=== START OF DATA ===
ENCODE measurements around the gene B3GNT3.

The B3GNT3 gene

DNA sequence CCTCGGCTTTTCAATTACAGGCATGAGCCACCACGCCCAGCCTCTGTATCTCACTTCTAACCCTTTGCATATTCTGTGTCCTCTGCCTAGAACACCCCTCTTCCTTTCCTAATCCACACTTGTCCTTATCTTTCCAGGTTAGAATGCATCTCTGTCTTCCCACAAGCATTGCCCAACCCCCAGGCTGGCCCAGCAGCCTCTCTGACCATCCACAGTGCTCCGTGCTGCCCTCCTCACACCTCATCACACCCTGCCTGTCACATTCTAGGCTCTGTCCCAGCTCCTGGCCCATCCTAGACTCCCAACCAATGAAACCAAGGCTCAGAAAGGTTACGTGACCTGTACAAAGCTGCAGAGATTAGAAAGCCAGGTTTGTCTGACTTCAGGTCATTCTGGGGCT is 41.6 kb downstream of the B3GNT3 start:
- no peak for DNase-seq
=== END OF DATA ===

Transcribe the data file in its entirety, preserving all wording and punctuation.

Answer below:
ENCODE measurements around the gene B3GNT3.

The B3GNT3 gene

DNA sequence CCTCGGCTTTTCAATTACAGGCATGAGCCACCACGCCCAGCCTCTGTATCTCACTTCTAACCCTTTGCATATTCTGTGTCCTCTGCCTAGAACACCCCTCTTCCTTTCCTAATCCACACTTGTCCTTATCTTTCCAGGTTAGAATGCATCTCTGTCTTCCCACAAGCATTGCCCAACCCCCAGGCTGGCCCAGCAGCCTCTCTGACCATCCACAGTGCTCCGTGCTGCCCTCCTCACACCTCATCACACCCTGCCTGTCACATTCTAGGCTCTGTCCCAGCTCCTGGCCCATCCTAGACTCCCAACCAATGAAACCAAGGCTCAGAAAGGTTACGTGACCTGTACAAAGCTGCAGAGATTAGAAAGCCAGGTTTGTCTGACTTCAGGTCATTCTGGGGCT is 41.6 kb downstream of the B3GNT3 start:
- no peak for DNase-seq